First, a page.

Communications Towers and Masts 1940s to 1970s.
Most of the
towers and masts used by the RAF were erected by the Works Services department
of the Ministry of Works (1943 to 1962) or Ministry of Public Buildings and
Works (1962 to 1970) or by civilian contractors on their behalf. These include
the standard 88 ft. and 118 ft. guyed
metal poles and the standard 70 ft., 90ft. and 120 ft. self-supporting wooden
lattice towers. The Works Services (MPBW) was responsible for the erection,
maintenance and dismantling of these types of aerial support.
to these Works Services towers and masts the following types of mast were the
most commonly used ones and were erected, maintained and dismantled by aerial
erectors. The mast Type 23 was a 78 ft. guyed metal mast consisting of three
cigar-shaped sections. The mast Type 32 was a 105 ft. guyed wooden lattice
mast. The mast Type 34 was a 52 ft. guyed metal mast similar to the mast Type
23 except it consisting of two cigar-shaped sections and the mast Type 35A which
was a 97 ft. guyed metal mast consisting of three cigar-shaped sections.
There were also a number of much smaller guyed and free standing masts used by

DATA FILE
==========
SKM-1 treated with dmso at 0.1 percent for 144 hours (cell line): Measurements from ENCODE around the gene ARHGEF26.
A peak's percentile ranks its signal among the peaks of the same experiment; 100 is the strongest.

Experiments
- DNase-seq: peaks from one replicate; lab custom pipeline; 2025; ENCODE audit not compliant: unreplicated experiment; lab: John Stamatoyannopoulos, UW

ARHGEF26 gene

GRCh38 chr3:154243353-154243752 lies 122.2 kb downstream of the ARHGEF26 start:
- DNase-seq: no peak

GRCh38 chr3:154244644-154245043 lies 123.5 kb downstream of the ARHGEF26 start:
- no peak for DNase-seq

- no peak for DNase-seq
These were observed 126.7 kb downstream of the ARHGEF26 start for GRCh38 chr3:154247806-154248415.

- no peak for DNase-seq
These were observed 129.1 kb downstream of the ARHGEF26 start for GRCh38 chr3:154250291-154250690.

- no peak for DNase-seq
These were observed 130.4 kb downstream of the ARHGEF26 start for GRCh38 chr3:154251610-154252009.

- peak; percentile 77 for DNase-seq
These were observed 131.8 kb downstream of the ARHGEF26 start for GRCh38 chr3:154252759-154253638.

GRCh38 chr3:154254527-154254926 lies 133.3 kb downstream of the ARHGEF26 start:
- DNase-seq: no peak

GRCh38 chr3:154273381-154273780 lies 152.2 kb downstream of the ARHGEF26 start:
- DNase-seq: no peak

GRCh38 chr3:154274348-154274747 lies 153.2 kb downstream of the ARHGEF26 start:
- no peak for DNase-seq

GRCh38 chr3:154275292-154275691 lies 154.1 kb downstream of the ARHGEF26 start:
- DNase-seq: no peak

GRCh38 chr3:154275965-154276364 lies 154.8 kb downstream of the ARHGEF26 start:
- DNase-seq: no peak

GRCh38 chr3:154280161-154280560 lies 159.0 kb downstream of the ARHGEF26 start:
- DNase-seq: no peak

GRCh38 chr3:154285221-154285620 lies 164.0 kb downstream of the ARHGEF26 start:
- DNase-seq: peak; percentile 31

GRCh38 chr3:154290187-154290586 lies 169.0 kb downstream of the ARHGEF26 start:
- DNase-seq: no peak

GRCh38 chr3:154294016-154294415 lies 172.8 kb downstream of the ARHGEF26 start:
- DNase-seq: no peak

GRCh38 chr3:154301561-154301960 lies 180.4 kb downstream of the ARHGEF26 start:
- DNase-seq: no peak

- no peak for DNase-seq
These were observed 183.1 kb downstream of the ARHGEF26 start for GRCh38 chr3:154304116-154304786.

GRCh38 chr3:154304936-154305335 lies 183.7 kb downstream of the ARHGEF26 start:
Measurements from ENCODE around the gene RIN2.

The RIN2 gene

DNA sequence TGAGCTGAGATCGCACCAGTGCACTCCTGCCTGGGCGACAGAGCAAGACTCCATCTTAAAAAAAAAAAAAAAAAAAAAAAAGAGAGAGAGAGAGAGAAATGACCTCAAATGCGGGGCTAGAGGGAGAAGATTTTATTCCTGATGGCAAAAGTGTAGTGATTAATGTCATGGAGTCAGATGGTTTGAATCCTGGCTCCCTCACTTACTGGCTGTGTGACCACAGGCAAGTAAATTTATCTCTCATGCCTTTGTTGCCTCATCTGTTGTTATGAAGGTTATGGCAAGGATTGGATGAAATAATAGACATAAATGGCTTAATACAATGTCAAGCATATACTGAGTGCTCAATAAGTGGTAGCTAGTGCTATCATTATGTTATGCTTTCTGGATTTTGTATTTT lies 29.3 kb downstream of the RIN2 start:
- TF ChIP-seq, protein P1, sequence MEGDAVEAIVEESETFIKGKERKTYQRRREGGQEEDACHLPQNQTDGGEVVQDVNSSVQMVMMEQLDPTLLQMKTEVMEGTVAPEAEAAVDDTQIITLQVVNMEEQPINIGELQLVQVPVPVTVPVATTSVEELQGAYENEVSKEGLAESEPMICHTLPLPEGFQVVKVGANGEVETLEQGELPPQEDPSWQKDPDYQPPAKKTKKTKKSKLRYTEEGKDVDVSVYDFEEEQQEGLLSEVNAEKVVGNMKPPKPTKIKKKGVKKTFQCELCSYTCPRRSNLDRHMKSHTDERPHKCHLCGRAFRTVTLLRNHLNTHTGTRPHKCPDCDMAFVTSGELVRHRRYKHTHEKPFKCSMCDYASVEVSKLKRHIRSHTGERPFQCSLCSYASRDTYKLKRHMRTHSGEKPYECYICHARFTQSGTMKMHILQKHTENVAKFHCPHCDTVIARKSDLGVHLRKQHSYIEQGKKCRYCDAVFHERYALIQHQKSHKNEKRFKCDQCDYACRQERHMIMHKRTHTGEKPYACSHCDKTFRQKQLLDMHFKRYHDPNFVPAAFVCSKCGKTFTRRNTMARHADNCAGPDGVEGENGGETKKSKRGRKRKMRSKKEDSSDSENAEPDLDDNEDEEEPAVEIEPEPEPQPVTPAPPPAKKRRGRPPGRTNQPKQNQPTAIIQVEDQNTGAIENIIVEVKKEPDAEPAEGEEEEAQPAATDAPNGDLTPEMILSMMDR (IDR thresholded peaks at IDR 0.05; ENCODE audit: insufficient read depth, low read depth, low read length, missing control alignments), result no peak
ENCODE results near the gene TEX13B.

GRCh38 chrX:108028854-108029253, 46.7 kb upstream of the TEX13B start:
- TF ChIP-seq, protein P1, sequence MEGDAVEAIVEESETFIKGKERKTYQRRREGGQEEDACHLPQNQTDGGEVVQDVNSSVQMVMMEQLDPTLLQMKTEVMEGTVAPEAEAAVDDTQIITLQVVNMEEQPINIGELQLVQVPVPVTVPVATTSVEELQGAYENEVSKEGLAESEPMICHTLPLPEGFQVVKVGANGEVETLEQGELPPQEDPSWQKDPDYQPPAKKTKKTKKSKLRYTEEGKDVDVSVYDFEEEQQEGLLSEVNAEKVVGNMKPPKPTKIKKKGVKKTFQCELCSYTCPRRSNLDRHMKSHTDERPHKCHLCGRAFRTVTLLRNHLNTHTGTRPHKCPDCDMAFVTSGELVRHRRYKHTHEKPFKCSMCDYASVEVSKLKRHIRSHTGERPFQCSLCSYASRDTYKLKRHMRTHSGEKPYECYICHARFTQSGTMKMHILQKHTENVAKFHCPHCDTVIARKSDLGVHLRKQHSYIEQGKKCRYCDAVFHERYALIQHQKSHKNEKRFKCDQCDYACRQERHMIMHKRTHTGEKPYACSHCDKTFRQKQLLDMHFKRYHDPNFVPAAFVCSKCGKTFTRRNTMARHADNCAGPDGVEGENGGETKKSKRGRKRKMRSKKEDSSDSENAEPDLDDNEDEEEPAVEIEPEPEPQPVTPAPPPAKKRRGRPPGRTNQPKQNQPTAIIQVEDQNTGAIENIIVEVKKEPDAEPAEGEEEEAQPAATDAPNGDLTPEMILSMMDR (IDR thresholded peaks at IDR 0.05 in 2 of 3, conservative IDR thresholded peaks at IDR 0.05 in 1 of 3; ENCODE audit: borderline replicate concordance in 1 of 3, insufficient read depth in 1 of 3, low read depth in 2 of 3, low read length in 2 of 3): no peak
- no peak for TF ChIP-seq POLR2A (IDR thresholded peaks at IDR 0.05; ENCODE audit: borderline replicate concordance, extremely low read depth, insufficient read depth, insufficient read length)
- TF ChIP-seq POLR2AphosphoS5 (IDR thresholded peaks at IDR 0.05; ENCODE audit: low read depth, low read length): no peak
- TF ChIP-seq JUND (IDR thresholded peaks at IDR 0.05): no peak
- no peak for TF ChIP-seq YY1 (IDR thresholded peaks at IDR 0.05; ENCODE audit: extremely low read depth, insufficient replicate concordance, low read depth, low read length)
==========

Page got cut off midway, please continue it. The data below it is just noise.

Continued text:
mobile radio and radar units to support aerial arrays.
In the 1960s several
projects were undertaken using 100 ft. lattice steel towers such as the
construction of a aerial farm at the Joint Services Headquarters at RAF Episkopi
in Cyprus. The steel towers were erected by the Royal Engineers and the
aerial arrays and feeder systems were installed by a joint fitting party
consisting of Royal Signals aerial erectors from Blandford and aerial erectors
from the RAF's Radio Engineering Unit.
Several aerial farms using lattice
steel towers were also constructed overseas by civilian contractors, such as
the aerial farm, seen below, which was built in the sea at RAF Muharraq in
23 and Mast Type 34.
The mast Type
23 had three 26 ft. cigar-shaped members coupled together end to end by
special joints giving a height of 78 ft. The mast Type 34 had two 26 ft.
cigar-shaped members coupled together in the same manner giving a height of
52 ft. Each cigar is comprised of tapering tubular sections which are joined
together by fitting one into the other, the resulting joint being rigid, due
to the tapering fit.
Both types of mast were mounted on a steel base plate.
Both types of mast were held upright by flexible steel wire rope guys, 4 upper,
4 middle and 4 lower guys for a mast type 23 and 4 upper and 4 lower guys for a
type 34 mast. The guy ropes were anchored to "T" shaped pickets driven into the